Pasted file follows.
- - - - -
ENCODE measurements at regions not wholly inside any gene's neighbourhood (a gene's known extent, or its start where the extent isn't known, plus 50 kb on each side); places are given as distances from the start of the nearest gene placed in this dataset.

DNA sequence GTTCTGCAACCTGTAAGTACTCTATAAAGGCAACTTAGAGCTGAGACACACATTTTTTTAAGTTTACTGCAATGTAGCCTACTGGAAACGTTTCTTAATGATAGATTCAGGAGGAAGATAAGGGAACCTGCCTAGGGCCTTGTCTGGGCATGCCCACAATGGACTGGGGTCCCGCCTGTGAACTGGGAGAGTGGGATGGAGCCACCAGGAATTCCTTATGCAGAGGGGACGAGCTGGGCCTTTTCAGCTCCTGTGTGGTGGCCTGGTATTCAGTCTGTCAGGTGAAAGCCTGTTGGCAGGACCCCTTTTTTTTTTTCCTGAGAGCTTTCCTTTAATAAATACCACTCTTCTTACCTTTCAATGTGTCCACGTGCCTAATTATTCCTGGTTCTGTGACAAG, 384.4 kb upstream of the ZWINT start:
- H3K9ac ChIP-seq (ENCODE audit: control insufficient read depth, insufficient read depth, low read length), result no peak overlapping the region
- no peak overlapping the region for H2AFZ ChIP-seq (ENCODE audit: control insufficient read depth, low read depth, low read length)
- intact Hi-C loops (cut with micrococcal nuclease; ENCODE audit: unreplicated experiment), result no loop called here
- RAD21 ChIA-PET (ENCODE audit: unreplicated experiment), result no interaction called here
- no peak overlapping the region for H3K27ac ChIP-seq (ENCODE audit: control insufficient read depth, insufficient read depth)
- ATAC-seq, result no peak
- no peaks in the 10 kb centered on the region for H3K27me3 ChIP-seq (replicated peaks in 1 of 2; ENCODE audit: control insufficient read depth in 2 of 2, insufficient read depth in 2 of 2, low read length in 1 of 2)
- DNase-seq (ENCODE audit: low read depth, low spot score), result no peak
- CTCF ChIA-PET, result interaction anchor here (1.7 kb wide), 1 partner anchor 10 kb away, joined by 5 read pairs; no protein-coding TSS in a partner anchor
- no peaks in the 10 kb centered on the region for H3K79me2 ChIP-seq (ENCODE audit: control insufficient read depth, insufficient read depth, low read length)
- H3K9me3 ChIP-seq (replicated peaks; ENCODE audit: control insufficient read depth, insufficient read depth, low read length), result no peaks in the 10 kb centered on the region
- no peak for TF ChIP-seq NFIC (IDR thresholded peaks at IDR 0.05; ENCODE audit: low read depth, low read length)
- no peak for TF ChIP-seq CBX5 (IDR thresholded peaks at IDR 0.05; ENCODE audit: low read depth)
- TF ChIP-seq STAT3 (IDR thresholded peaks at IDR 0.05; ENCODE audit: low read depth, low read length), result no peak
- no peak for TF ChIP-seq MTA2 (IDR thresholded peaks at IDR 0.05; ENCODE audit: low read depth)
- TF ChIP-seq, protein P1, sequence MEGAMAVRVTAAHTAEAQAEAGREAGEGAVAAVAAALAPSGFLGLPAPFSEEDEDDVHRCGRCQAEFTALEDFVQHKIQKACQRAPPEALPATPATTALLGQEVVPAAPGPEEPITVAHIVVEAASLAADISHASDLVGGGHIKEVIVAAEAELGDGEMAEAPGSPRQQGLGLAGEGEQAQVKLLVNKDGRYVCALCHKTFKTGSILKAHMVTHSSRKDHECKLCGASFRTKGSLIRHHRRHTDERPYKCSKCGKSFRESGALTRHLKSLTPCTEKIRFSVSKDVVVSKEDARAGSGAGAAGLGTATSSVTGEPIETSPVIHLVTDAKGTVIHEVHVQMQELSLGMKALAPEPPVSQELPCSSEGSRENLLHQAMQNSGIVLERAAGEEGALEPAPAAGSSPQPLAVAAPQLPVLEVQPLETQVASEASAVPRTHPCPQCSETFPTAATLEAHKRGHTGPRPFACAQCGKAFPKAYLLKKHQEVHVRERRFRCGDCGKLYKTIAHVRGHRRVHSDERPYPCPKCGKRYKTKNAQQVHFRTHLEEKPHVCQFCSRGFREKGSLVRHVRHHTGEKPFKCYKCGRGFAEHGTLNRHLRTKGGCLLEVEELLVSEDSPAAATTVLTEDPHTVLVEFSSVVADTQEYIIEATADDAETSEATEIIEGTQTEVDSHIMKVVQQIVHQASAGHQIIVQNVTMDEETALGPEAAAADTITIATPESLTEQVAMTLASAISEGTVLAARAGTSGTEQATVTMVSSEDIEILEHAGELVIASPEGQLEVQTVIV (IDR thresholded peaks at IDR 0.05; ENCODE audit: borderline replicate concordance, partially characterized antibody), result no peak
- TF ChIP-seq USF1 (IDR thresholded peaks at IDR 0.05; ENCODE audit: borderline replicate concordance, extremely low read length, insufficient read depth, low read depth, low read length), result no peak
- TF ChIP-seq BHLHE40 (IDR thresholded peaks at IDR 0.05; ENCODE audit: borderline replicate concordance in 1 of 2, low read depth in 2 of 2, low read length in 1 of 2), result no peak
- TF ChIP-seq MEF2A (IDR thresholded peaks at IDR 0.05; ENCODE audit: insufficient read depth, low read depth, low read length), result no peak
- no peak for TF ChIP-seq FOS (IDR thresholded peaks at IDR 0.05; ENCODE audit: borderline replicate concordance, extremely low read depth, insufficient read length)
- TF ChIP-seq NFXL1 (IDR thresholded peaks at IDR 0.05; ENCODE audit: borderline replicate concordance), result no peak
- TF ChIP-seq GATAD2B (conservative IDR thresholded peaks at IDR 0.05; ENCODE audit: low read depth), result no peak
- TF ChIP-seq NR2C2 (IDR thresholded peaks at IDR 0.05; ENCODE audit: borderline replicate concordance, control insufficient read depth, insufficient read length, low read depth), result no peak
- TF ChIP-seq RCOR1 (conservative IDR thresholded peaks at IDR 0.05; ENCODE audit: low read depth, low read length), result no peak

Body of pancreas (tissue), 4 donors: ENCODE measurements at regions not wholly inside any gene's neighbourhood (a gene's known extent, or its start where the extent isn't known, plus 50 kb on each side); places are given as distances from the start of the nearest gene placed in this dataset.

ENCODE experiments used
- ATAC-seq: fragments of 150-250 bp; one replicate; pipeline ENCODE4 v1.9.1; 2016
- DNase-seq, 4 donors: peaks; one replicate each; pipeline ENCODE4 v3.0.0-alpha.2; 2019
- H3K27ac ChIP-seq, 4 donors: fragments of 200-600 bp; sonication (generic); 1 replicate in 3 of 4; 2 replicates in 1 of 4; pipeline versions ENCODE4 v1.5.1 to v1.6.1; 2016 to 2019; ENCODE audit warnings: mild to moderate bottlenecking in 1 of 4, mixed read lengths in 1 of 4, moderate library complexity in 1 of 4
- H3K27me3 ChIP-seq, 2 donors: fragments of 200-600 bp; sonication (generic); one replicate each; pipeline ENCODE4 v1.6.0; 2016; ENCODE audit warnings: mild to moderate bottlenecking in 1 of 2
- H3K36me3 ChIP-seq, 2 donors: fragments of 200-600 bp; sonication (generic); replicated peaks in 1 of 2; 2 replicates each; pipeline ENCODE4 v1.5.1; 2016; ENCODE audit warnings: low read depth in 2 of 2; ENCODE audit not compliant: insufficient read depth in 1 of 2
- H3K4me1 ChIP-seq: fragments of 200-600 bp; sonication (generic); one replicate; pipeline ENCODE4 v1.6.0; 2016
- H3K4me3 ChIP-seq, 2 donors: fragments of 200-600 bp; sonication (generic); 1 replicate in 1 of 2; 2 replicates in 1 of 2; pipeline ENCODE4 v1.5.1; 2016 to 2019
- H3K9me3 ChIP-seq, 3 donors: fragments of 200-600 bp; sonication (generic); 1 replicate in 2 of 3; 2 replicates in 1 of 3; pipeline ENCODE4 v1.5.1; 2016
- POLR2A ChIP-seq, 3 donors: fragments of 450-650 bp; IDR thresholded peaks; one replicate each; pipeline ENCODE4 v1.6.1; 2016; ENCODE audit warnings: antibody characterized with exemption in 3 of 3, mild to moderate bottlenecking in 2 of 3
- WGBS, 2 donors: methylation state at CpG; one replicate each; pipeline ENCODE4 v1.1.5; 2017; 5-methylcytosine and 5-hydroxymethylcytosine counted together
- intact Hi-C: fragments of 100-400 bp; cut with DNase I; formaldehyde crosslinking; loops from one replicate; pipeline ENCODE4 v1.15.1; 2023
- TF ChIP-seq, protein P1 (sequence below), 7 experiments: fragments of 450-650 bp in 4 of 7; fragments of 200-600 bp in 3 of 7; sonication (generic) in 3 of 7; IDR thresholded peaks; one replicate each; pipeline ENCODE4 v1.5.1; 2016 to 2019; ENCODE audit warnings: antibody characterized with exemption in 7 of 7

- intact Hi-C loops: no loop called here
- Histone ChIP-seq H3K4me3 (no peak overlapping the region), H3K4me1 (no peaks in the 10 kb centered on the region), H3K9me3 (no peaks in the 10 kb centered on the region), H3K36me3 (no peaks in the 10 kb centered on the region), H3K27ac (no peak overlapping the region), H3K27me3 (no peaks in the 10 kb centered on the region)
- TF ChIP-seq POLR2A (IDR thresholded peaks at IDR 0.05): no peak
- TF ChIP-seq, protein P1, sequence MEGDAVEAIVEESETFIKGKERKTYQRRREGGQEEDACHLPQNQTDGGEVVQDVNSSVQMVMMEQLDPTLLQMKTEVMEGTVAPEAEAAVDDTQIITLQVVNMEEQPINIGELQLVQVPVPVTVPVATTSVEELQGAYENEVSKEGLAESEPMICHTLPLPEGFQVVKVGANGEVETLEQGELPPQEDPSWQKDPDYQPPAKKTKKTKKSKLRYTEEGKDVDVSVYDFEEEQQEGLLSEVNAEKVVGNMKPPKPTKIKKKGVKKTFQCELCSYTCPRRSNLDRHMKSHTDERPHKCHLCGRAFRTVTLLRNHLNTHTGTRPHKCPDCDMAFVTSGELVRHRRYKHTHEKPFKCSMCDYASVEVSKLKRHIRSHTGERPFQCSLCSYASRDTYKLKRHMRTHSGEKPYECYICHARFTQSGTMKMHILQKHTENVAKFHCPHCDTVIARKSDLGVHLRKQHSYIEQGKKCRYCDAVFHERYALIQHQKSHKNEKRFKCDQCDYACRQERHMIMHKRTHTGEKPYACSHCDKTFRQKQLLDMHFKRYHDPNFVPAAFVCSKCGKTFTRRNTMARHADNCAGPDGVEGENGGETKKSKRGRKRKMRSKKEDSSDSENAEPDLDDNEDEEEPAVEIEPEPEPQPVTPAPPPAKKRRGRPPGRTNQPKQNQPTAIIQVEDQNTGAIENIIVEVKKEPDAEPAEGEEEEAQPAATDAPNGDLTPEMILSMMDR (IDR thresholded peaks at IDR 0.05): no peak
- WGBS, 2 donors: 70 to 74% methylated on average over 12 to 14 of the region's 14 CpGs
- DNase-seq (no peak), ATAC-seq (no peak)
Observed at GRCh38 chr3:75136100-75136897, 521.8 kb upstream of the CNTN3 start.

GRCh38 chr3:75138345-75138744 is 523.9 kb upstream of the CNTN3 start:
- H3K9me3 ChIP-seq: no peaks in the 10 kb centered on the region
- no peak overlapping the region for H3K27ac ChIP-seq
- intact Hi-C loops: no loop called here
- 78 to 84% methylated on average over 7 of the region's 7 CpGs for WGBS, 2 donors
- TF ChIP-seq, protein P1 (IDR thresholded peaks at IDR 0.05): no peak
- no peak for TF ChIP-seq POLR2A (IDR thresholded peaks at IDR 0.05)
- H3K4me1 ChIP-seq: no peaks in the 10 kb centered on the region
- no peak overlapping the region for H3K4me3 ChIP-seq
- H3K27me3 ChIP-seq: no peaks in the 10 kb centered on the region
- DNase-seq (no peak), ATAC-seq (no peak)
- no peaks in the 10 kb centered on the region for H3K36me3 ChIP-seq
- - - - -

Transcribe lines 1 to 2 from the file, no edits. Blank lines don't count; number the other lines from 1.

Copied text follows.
ENCODE measurements at regions not wholly inside any gene's neighbourhood (a gene's known extent, or its start where the extent isn't known, plus 50 kb on each side); places are given as distances from the start of the nearest gene placed in this dataset.

DNA sequence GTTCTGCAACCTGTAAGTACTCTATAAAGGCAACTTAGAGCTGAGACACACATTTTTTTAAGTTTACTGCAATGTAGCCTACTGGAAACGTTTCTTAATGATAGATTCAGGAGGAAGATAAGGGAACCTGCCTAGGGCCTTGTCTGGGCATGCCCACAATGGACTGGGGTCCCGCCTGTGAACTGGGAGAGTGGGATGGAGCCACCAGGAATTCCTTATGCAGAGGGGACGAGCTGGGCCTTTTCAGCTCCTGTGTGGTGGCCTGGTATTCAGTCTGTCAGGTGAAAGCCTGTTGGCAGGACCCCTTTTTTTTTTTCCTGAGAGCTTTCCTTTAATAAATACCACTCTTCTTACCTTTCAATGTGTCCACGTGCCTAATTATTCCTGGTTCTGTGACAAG, 384.4 kb upstream of the ZWINT start: